11.
Proc Natl Acad Sci U S A ; 108(16): 6520-5, 2011 Apr 19.
Artigo em Inglês | MEDLINE | ID: mdl-21402939

RESUMO

The proposed age of the striking biogeographic disjunction between the Arctic and southernmost South America varies from more than 65 million to a few thousand years, but no estimates based on explicit models and molecular data are available. Here we address the origin of bipolarity in crowberries (Empetrum), which are heath-forming dwarf shrubs with animal-dispersed fruits. We apply a fossil-calibrated relaxed molecular clock to model sequence evolution in two nuclear low-copy and two plastid DNA regions from 41 individual plants (420 clones for the nuclear regions) representing the entire geographic distribution of crowberries. The plastid region matK and four fossil calibration points were used to infer the ages of the crowberry stem and crown groups. All analyses resolved three major crowberry clades (A-C). Clade A contained sequences from the eastern Canadian pink-fruited crowberry (E. eamesii) as sister to clades B and C, which both contained sequences from the black-fruited northern hemisphere crowberry (E. nigrum). Clade B also contained a subclade with all sequences from the red-fruited southern hemisphere crowberry, which is often referred to as a distinct species, E. rubrum. Its closest relatives were consistently identified as black-fruited plants from northwestern North America. The median time to the most recent common ancestor for northern and southern hemisphere crowberries was estimated to 0.56-0.93 Ma, and 0.26-0.59 Ma for the southern plants only. We conclude that a single dispersal by a bird from northwestern North America to southernmost South America, taking place in the Mid-Pleistocene, is sufficient to explain the disjunction in crowberries.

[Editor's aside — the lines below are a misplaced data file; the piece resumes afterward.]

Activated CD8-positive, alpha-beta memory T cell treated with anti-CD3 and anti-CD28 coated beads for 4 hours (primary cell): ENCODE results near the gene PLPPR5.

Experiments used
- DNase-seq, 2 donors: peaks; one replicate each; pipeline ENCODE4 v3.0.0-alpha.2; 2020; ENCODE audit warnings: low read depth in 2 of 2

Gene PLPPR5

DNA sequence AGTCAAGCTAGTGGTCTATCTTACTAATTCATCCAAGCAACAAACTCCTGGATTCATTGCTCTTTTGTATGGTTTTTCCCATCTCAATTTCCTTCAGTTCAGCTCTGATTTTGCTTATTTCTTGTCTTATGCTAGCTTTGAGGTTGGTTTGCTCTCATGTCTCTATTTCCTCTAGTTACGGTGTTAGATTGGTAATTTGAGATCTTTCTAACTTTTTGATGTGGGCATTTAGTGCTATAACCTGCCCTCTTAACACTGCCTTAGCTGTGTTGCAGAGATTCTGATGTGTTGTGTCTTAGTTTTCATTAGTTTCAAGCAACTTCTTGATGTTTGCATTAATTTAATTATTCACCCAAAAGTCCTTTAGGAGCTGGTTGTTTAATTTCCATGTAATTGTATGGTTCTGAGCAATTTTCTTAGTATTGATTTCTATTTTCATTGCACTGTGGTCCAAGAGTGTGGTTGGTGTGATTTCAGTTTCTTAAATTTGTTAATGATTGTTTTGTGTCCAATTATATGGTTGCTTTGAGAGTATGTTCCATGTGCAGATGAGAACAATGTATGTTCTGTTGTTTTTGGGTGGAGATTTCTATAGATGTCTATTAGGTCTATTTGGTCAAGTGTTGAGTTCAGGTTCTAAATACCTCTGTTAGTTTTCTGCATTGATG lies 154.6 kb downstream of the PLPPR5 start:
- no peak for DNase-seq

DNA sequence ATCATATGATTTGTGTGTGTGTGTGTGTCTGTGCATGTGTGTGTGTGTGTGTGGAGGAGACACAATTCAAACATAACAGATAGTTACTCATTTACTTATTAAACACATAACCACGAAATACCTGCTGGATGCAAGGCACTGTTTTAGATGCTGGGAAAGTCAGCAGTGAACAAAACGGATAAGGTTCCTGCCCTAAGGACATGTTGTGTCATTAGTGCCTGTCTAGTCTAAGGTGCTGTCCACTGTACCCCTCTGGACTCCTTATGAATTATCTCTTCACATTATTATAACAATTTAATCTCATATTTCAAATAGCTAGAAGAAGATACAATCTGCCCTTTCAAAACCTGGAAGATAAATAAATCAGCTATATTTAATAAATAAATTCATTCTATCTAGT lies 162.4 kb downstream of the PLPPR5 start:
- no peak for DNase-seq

Assuntos
Actinidia/fisiologia , Evolução Biológica , DNA de Plantas/genética , DNA Ribossômico/genética , Plastídeos/genética , Actinidia/classificação , Alaska , Sequência de Bases , Dados de Sequência Molecular , Filogeografia , América do Sul
12.
Mol Ecol ; 20(2): 376-93, 2011 Jan.
Artigo em Inglês | MEDLINE | ID: mdl-21156004

RESUMO

Biogeographers claimed for more than a century that arctic plants survived glaciations in ice-free refugia within the limits of the North European ice sheets. Molecular studies have, however, provided overwhelming support for postglacial immigration into northern Europe, even from the west across the Atlantic. For the first time we can here present molecular evidence strongly favouring in situ glacial persistence of two species, the rare arctic-alpine pioneer species Sagina caespitosa and Arenaria humifusa. Both belong to the 'west-arctic element' of amphi-Atlantic disjuncts, having their few and only European occurrences well within the limits of the last glaciation. Sequencing of non-coding regions of chloroplast DNA revealed only limited variation. However, two very distinct and partly diverse genetic groups, one East and one West Atlantic, were detected in each species based on amplified fragment length polymorphisms (AFLPs), excluding postglacial dispersal from North America as explanation for their European occurrences. Patterns of genetic diversity and distinctiveness indicate that glacial populations existed in East Greenland and/or Svalbard (A. humifusa) and in southern Scandinavia (S. caespitosa). Despite their presumed lack of long-distance dispersal adaptations, intermixed populations in several regions indicate postglacial contact zones. Both species are declining in Nordic countries, probably due to climate change-induced habitat loss. Little or no current connectivity between their highly fragmented and partly distinct populations call for conservation of several populations in each geographic region.


Assuntos
Arenaria/genética , Arenaria/fisiologia , Caryophyllaceae/genética , Caryophyllaceae/fisiologia , Ecossistema , Camada de Gelo , Análise do Polimorfismo de Comprimento de Fragmentos Amplificados , Regiões Árticas , Clima Frio , DNA de Cloroplastos/genética , Europa (Continente) , Variação Genética , Filogeografia , Polimorfismo de Fragmento de Restrição , Análise de Sequência de DNA , Estresse Fisiológico
13.
Mol Phylogenet Evol ; 48(2): 444-60, 2008 Aug.
Artigo em Inglês | MEDLINE | ID: mdl-18555702

RESUMO